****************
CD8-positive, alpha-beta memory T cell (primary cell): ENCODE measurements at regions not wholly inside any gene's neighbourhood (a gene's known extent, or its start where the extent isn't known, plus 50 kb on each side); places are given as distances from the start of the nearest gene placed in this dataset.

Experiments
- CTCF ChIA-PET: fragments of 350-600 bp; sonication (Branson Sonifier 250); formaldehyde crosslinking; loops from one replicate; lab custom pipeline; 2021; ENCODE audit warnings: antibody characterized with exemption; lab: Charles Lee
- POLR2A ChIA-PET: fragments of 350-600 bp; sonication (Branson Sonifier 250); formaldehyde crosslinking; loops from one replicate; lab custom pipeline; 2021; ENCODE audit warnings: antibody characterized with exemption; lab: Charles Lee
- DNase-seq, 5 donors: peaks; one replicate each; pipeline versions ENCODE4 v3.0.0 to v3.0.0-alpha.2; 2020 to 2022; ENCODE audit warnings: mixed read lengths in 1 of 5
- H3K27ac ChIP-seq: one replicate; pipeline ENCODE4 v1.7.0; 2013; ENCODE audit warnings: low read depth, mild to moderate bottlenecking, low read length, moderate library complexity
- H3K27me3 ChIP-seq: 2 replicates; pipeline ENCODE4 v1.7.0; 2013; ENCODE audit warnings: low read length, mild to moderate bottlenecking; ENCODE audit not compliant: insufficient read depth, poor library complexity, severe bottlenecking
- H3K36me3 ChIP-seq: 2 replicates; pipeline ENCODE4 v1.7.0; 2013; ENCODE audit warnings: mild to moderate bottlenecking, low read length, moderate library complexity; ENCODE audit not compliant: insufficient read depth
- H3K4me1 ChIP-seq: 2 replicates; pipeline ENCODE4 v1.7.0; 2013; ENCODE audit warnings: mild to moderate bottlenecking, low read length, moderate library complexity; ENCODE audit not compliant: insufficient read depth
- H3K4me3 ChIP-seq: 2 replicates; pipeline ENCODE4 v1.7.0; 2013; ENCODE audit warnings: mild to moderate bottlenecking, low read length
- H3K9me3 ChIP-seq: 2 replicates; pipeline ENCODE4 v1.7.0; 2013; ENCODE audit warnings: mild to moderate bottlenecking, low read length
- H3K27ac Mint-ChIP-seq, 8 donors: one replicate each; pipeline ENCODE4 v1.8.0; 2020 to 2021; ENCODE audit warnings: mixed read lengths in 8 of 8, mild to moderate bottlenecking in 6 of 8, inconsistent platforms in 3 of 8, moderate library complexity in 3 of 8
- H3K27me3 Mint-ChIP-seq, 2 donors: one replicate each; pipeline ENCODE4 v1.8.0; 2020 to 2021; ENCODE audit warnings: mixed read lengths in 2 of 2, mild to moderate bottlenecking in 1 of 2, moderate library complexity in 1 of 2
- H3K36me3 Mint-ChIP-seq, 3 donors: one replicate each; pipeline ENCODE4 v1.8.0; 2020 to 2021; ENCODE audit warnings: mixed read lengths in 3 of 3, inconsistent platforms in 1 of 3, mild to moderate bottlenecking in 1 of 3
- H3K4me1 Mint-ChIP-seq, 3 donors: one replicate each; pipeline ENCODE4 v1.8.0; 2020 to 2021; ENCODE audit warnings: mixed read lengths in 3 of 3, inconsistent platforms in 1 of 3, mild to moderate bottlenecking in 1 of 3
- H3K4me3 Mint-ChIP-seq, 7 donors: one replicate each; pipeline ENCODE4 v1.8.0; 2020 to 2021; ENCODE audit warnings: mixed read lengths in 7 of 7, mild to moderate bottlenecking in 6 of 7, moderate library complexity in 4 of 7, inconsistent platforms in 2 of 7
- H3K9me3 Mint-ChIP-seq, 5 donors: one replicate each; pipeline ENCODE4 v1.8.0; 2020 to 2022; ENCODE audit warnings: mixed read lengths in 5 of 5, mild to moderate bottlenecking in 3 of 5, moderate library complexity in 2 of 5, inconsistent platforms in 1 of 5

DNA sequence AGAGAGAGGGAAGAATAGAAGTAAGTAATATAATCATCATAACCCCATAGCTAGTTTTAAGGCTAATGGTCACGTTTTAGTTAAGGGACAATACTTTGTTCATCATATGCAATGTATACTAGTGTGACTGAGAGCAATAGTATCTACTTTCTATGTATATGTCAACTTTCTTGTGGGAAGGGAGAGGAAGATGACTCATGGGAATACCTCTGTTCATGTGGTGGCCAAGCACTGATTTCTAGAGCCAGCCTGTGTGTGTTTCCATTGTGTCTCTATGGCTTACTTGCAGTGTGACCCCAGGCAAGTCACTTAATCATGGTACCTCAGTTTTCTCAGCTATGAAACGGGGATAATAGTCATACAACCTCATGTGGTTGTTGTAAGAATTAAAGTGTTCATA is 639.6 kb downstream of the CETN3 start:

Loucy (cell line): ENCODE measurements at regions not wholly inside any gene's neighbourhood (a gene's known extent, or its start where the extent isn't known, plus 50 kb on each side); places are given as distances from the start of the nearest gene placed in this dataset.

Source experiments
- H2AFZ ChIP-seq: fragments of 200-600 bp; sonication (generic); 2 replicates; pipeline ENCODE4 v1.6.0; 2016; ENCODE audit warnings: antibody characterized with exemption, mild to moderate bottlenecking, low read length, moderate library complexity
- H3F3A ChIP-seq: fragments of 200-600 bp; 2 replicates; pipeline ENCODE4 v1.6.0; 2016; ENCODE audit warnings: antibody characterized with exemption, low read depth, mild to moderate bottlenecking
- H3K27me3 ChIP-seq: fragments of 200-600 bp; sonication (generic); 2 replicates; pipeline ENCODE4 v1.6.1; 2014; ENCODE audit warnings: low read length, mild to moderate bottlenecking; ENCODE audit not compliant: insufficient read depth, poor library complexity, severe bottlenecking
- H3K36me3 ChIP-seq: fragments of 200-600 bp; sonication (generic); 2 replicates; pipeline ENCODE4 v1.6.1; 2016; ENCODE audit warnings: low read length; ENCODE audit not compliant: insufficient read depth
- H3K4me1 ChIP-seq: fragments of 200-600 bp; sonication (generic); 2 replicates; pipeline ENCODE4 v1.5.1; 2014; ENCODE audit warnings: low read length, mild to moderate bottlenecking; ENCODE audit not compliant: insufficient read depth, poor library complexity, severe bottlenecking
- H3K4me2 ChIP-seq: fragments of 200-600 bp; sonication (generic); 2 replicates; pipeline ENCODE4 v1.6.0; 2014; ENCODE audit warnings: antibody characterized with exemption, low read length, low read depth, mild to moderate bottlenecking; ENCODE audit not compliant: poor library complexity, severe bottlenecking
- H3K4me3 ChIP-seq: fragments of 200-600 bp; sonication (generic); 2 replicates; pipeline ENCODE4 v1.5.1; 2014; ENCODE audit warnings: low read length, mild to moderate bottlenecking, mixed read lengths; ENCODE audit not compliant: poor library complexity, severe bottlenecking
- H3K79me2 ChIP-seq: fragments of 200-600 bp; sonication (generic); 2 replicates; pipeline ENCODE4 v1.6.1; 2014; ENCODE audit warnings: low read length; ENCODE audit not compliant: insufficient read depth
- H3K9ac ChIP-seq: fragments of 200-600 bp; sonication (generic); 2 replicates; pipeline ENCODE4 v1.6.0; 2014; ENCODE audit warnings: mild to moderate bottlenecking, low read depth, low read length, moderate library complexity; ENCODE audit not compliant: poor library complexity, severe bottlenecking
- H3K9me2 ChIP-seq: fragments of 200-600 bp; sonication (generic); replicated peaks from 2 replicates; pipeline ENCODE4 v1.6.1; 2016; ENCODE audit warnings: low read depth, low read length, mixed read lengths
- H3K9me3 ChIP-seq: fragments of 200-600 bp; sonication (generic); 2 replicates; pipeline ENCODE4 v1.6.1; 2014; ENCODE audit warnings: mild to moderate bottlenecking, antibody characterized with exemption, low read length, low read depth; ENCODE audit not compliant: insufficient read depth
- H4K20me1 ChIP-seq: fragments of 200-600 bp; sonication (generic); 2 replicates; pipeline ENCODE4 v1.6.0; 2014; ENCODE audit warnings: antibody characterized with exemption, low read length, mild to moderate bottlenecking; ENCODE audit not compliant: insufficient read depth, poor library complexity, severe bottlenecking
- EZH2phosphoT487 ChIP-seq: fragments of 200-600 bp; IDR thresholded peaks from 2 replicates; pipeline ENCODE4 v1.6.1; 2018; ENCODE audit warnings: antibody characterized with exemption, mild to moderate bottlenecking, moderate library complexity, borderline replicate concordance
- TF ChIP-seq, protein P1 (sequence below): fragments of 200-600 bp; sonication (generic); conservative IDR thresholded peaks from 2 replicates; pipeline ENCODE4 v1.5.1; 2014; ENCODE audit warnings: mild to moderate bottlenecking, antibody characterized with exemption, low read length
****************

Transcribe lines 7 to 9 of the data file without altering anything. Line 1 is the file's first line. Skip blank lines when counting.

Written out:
- H3K27me3 ChIP-seq: 2 replicates; pipeline ENCODE4 v1.7.0; 2013; ENCODE audit warnings: low read length, mild to moderate bottlenecking; ENCODE audit not compliant: insufficient read depth, poor library complexity, severe bottlenecking
- H3K36me3 ChIP-seq: 2 replicates; pipeline ENCODE4 v1.7.0; 2013; ENCODE audit warnings: mild to moderate bottlenecking, low read length, moderate library complexity; ENCODE audit not compliant: insufficient read depth
- H3K4me1 ChIP-seq: 2 replicates; pipeline ENCODE4 v1.7.0; 2013; ENCODE audit warnings: mild to moderate bottlenecking, low read length, moderate library complexity; ENCODE audit not compliant: insufficient read depth